Taken 3

Movie Review #944


Premiered in Berlin on December 16, 2014. Nationwide release on January 9, 2015. Action/Thriller. This film is rated PG-13 for intense sequences of violence and action, and for brief strong language. Runs 109 minutes. A French production. Directed by Olivier Megaton. Written by Luc Besson & Robert Mark Kamen. Characters by Luc Besson & Robert Mark Kamen. Cast: Liam Neeson, Forest Whitaker, Famke Janssen, Maggie Grace, and Dougray Scott.


By Red Stewart

Critics are thrashing “Taken 3” left and right, some saying it rips off “The Fugitive”, others that its action is sloppy and poorly directed. While these are valid points, I’m under the impression that the main reason behind all this negativity is franchise fatigue, or rather, Neeson fatigue. Let me clarify: the “Taken” series has only had three entries, but in the time between the first and third, Neeson has done 5-6 successful thrillers (depending on your definition) that have established him as a believable action star on equal footing with such heavy hitters as Sylvester Stallone and Bruce Willis.

Mainstream critics, many of whom were primarily exposed to Neeson through “Schindler’s List”, have given a mixed response to this transition, with some no doubt likening it to Nicolas Cage’s 21st century career choices. As a fellow reviewer, I personally feel this is wrong of them, as each movie in an actor’s filmography should be reviewed independent of their other cinematic decisions.

With that said, I actually liked “Taken 3”, though I certainly had a few big problems with it as well. The story is similar to “The Fugitive” in that it follows protagonist Bryan Mills getting framed for the murder of a close one, but to call it a copy is akin to calling “Avatar” a ripoff of “Dances With Wolves”- similar plot structures do not justify plagiarism charges. To put it bluntly, “The Fugitive” is much more story-driven while “Taken 3” is action-driven, though I will say that this is Besson’s best script since “Léon: the Professional”.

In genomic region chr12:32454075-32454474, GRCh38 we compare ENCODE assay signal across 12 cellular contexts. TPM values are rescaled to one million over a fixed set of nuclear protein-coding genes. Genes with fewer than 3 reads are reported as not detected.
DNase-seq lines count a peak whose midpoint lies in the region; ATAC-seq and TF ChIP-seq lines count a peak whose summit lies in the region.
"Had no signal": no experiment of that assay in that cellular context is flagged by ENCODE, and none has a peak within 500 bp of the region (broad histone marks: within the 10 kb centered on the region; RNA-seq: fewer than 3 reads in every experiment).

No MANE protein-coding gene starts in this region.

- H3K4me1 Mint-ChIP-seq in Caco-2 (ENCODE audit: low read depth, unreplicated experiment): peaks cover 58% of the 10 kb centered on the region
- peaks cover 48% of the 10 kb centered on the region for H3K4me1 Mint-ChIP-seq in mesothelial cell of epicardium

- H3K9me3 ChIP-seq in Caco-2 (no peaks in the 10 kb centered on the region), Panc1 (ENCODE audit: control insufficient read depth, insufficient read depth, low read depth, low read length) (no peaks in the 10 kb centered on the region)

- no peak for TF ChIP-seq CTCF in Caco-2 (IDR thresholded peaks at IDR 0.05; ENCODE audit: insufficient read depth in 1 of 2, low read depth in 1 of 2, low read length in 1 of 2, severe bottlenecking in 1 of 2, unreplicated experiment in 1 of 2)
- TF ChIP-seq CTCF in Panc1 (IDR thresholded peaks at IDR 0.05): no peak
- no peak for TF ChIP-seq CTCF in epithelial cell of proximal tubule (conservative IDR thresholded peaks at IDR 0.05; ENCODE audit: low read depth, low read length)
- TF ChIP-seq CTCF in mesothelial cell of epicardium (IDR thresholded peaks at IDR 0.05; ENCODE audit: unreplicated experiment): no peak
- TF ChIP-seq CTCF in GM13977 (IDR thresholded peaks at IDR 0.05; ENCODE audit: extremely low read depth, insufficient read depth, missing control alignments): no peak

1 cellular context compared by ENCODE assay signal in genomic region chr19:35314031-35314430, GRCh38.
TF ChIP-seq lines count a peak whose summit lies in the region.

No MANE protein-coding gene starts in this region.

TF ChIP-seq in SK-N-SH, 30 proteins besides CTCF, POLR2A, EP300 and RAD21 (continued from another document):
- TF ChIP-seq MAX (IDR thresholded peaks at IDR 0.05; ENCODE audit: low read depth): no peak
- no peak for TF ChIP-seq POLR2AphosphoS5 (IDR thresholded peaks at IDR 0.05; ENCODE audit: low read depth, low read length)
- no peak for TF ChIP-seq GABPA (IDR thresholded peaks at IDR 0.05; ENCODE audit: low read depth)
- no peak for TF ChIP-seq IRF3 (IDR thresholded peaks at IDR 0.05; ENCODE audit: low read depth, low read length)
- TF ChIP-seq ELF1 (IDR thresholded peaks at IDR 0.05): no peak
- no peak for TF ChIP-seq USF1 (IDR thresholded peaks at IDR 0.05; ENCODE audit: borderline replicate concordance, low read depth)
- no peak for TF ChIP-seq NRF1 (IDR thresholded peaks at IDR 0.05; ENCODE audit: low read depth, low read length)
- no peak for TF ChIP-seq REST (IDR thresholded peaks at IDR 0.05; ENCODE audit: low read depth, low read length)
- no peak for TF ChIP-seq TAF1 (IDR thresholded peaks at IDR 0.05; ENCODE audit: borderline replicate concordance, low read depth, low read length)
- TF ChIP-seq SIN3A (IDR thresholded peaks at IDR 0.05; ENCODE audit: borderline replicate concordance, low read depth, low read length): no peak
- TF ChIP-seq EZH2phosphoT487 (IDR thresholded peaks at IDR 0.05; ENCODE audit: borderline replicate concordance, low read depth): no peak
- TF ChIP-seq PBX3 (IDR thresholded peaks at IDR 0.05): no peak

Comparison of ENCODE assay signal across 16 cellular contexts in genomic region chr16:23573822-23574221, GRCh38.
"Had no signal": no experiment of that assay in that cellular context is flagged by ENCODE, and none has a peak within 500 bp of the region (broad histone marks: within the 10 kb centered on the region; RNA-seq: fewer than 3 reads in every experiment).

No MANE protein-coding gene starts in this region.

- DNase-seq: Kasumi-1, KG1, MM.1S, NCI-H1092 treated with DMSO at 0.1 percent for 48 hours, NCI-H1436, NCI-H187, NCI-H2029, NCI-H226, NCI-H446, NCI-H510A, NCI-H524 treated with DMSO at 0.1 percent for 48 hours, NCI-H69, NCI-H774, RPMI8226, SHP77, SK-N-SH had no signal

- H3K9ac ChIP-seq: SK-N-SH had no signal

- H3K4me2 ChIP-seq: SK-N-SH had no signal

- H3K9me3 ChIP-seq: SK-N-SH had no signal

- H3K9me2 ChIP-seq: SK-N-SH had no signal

Speaking of Besson, he sadly once again restricts himself to the role of producer, leaving the film in the hands of “Taken 2” director Olivier Megaton. This is where the real problems start to unfold. To me, Megaton is an amateur solely because, despite doing five films now, he remains under the impression that queasycam + choppy editing = good action, when we all know that’s far from true.

Now luckily he drops this technique after the film’s first two setpieces (a foot chase and car chase respectively), but it really sets a bad precedent for the rest of the movie. Which is shame, because from there on out, “Taken 3” is the kind of popcorn film I was hoping it would be based on the trailers. You have Neeson, with his gruff voice and particular set of skills, fighting off a bunch of thugs in a variety of locations, and those kinds of scenes are enjoyable only if they’re properly filmed.

That’s really the “Taken” films in a nutshell. When your leading man takes the role seriously, the audience willfully goes along for the ride. It also doesn’t hurt when you have great supporting performances from Maggie Grace and Forrest Whitaker.

The only other warning I have to say about “Taken 3” is the large disconnect it has from the previous films. “Taken 2”, for all its faults, was a sequel that realistically dealt with the aftermath of Mills’s one-man crusade from the first film. However, aside from a vague reference, there really is not much of a connection between “Taken 3” and its prior entries. I understand Besson didn’t want to make the Albanians the villains again, but the completely different plotline did come off as a bit jarring for me.

“Taken 3” is a summer movie released in winter–the kind of film you’ll want to watch with your friends just for fun. I don’t normally disagree with critics, but if you’re like me, and immune to franchise fatigue, then “Taken 3” will be worth your time.


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